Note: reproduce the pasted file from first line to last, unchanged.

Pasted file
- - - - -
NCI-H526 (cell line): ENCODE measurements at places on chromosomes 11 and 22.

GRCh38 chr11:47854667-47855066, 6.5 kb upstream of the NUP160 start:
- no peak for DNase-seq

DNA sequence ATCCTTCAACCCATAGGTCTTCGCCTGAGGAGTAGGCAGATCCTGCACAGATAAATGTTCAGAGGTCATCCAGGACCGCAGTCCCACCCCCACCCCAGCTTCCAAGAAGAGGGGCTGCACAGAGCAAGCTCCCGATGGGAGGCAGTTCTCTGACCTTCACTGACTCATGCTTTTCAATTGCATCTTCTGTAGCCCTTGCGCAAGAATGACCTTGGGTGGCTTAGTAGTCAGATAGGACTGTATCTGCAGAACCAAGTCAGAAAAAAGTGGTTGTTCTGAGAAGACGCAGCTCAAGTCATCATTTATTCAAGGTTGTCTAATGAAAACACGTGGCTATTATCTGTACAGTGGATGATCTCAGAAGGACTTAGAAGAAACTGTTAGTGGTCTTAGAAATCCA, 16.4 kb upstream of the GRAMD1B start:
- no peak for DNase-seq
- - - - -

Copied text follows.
NCI-H526 (cell line): ENCODE measurements at places on chromosomes 11 and 22.

GRCh38 chr11:47854667-47855066, 6.5 kb upstream of the NUP160 start:
- no peak for DNase-seq

DNA sequence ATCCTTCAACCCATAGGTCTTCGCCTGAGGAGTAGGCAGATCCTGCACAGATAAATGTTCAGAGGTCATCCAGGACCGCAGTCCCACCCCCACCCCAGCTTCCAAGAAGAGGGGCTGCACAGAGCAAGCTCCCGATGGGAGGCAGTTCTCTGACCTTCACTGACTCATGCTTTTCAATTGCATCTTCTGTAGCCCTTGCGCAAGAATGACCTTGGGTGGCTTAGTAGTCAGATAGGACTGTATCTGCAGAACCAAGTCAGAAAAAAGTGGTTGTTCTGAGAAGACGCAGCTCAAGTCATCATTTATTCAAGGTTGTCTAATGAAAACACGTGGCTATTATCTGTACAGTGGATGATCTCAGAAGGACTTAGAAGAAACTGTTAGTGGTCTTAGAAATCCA, 16.4 kb upstream of the GRAMD1B start:
- no peak for DNase-seq